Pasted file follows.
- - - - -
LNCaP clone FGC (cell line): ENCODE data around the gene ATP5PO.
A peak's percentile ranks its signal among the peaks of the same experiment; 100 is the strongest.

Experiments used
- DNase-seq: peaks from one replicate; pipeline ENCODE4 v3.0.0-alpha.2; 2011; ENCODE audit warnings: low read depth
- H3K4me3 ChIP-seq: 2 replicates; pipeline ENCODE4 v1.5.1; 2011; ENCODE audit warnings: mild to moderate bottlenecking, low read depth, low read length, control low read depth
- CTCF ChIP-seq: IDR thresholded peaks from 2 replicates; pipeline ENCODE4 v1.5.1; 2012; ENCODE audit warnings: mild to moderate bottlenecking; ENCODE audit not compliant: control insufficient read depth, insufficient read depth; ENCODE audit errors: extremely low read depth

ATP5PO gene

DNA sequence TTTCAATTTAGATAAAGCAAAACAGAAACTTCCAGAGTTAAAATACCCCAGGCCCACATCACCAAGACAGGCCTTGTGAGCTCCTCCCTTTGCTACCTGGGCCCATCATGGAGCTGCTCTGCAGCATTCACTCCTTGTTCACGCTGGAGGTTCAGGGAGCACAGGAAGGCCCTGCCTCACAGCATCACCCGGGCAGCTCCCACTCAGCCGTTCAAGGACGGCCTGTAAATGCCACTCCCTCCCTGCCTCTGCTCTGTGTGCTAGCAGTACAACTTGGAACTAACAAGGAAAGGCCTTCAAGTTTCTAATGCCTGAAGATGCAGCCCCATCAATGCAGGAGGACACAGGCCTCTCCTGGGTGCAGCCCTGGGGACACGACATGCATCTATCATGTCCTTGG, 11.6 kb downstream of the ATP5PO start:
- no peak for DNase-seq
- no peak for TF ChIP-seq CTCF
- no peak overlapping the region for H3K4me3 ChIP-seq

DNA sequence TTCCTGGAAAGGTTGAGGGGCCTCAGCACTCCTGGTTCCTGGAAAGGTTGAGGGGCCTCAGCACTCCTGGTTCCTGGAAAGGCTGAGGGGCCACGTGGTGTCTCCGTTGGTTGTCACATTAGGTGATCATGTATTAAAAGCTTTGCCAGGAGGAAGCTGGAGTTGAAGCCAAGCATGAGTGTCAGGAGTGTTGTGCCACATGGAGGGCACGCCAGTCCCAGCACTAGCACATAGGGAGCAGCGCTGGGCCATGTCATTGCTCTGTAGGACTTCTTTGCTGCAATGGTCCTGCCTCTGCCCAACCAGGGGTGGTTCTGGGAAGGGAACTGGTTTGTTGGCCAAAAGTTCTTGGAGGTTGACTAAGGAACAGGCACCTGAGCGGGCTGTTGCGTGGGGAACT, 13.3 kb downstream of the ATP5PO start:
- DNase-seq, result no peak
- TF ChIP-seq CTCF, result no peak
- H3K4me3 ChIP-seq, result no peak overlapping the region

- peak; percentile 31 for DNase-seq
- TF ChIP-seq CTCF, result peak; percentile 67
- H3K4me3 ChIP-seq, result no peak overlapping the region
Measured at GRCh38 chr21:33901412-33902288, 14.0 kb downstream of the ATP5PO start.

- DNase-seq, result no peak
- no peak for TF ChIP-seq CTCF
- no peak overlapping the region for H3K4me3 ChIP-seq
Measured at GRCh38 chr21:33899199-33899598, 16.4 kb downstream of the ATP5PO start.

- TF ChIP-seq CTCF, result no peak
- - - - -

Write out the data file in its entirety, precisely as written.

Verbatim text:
LNCaP clone FGC (cell line): ENCODE data around the gene ATP5PO.
A peak's percentile ranks its signal among the peaks of the same experiment; 100 is the strongest.

Experiments used
- DNase-seq: peaks from one replicate; pipeline ENCODE4 v3.0.0-alpha.2; 2011; ENCODE audit warnings: low read depth
- H3K4me3 ChIP-seq: 2 replicates; pipeline ENCODE4 v1.5.1; 2011; ENCODE audit warnings: mild to moderate bottlenecking, low read depth, low read length, control low read depth
- CTCF ChIP-seq: IDR thresholded peaks from 2 replicates; pipeline ENCODE4 v1.5.1; 2012; ENCODE audit warnings: mild to moderate bottlenecking; ENCODE audit not compliant: control insufficient read depth, insufficient read depth; ENCODE audit errors: extremely low read depth

ATP5PO gene

DNA sequence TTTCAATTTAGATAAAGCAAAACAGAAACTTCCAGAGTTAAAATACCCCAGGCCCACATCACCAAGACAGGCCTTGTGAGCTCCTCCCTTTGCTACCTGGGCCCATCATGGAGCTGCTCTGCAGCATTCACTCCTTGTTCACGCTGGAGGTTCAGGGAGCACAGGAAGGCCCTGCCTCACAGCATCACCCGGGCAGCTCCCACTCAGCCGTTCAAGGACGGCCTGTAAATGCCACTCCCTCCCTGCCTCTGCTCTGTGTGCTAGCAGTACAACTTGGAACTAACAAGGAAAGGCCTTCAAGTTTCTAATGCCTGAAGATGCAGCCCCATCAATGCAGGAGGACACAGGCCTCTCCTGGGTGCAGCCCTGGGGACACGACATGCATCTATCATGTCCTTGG, 11.6 kb downstream of the ATP5PO start:
- no peak for DNase-seq
- no peak for TF ChIP-seq CTCF
- no peak overlapping the region for H3K4me3 ChIP-seq

DNA sequence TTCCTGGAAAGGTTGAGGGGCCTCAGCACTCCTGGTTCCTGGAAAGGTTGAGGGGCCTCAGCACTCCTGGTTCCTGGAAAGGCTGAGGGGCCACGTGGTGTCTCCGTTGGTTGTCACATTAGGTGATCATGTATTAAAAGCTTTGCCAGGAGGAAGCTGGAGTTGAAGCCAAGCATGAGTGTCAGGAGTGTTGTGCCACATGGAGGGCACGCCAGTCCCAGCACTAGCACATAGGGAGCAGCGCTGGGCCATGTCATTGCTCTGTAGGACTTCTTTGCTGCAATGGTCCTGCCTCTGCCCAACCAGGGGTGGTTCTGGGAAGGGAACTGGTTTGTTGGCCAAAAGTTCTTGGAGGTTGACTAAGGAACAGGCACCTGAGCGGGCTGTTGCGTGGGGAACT, 13.3 kb downstream of the ATP5PO start:
- DNase-seq, result no peak
- TF ChIP-seq CTCF, result no peak
- H3K4me3 ChIP-seq, result no peak overlapping the region

- peak; percentile 31 for DNase-seq
- TF ChIP-seq CTCF, result peak; percentile 67
- H3K4me3 ChIP-seq, result no peak overlapping the region
Measured at GRCh38 chr21:33901412-33902288, 14.0 kb downstream of the ATP5PO start.

- DNase-seq, result no peak
- no peak for TF ChIP-seq CTCF
- no peak overlapping the region for H3K4me3 ChIP-seq
Measured at GRCh38 chr21:33899199-33899598, 16.4 kb downstream of the ATP5PO start.

- TF ChIP-seq CTCF, result no peak